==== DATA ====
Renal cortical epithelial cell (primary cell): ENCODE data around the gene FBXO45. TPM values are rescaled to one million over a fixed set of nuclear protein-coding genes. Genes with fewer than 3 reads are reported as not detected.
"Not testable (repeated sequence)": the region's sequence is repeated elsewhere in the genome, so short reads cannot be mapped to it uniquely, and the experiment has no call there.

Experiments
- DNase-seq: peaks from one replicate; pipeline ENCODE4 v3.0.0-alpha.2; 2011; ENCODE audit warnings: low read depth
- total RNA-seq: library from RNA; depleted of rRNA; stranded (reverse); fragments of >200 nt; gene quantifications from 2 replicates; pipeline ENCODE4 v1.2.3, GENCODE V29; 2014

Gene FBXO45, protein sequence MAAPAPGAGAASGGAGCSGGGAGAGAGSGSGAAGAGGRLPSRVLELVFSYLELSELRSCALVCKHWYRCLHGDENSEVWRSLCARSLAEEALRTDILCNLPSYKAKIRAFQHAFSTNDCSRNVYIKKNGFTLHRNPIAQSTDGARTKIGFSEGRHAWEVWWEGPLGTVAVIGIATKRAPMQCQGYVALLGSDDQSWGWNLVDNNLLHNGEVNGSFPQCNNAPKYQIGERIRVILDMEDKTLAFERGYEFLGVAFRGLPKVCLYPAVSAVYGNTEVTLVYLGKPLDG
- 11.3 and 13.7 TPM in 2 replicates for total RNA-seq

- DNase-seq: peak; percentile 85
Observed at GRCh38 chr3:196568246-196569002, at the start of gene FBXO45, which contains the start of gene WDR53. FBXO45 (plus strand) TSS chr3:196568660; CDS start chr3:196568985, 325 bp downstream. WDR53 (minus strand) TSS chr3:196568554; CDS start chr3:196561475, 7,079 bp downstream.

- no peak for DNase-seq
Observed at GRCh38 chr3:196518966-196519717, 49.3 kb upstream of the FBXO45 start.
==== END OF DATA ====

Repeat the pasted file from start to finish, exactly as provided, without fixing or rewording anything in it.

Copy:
Renal cortical epithelial cell (primary cell): ENCODE data around the gene FBXO45. TPM values are rescaled to one million over a fixed set of nuclear protein-coding genes. Genes with fewer than 3 reads are reported as not detected.
"Not testable (repeated sequence)": the region's sequence is repeated elsewhere in the genome, so short reads cannot be mapped to it uniquely, and the experiment has no call there.

Experiments
- DNase-seq: peaks from one replicate; pipeline ENCODE4 v3.0.0-alpha.2; 2011; ENCODE audit warnings: low read depth
- total RNA-seq: library from RNA; depleted of rRNA; stranded (reverse); fragments of >200 nt; gene quantifications from 2 replicates; pipeline ENCODE4 v1.2.3, GENCODE V29; 2014

Gene FBXO45, protein sequence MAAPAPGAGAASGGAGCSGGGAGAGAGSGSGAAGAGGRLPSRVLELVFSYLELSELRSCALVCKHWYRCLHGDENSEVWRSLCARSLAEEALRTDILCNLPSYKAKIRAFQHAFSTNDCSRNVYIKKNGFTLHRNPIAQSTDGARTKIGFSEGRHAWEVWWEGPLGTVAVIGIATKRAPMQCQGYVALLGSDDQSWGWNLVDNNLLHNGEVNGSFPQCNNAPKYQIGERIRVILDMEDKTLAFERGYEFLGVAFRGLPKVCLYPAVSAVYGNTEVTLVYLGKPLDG
- 11.3 and 13.7 TPM in 2 replicates for total RNA-seq

- DNase-seq: peak; percentile 85
Observed at GRCh38 chr3:196568246-196569002, at the start of gene FBXO45, which contains the start of gene WDR53. FBXO45 (plus strand) TSS chr3:196568660; CDS start chr3:196568985, 325 bp downstream. WDR53 (minus strand) TSS chr3:196568554; CDS start chr3:196561475, 7,079 bp downstream.

- no peak for DNase-seq
Observed at GRCh38 chr3:196518966-196519717, 49.3 kb upstream of the FBXO45 start.